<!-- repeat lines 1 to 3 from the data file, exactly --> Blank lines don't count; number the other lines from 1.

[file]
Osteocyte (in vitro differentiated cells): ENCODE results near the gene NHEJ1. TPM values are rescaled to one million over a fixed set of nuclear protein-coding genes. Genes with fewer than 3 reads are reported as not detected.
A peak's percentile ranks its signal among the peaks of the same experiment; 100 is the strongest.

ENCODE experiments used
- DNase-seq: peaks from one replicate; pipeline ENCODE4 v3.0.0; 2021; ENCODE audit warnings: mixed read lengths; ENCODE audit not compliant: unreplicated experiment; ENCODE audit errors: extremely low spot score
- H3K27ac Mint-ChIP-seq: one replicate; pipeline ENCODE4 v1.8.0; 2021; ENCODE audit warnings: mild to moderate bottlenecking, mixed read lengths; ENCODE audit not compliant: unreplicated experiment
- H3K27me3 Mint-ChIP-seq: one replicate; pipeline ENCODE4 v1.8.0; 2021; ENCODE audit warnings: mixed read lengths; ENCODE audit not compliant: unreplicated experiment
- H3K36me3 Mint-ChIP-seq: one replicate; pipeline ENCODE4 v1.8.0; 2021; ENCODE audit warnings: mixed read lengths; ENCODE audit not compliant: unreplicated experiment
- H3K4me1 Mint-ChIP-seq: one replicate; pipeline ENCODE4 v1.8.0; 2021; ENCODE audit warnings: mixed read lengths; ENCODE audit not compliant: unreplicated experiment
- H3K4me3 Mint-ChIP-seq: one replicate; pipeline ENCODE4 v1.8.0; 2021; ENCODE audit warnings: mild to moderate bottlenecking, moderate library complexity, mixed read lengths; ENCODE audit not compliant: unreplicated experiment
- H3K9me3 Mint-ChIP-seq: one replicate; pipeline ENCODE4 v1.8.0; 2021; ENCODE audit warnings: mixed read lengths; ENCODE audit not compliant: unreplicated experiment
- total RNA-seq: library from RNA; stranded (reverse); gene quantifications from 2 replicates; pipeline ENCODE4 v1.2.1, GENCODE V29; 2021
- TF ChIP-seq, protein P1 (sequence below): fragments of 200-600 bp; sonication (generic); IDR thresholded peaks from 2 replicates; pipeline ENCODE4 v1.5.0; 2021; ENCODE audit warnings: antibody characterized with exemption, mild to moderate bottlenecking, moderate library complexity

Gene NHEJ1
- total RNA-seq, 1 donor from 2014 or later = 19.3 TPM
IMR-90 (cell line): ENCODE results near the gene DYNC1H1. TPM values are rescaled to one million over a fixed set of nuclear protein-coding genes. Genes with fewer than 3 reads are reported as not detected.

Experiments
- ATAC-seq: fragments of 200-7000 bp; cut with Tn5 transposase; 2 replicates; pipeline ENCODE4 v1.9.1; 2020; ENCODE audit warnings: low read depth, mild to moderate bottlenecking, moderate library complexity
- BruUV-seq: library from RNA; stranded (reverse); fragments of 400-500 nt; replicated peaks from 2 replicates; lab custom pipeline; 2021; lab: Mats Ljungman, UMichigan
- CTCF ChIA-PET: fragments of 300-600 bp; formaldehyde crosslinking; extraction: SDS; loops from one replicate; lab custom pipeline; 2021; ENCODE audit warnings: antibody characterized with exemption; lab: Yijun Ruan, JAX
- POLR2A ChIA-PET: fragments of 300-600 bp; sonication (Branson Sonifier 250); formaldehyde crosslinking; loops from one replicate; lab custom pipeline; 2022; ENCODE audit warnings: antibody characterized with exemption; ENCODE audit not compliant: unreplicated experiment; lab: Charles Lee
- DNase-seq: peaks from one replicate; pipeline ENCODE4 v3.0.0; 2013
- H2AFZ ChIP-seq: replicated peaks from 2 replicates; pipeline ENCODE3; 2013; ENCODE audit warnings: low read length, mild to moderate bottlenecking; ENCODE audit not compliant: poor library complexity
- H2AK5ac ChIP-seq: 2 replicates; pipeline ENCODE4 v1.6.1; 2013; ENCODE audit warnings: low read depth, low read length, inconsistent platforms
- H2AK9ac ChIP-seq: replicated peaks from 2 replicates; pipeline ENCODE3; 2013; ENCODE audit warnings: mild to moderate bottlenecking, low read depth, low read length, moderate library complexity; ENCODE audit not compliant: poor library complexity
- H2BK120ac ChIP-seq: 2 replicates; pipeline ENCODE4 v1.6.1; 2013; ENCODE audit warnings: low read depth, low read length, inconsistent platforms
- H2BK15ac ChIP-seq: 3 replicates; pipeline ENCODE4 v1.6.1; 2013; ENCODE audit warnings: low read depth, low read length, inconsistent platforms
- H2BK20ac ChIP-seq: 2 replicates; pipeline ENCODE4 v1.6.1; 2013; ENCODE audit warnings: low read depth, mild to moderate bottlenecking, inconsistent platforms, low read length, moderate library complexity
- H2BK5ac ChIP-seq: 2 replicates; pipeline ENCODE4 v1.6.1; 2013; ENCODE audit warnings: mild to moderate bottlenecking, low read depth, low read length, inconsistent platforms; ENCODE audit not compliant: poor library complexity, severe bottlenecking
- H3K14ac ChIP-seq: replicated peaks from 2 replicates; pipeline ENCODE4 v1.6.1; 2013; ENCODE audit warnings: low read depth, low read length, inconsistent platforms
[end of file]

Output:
Osteocyte (in vitro differentiated cells): ENCODE results near the gene NHEJ1. TPM values are rescaled to one million over a fixed set of nuclear protein-coding genes. Genes with fewer than 3 reads are reported as not detected.
A peak's percentile ranks its signal among the peaks of the same experiment; 100 is the strongest.

ENCODE experiments used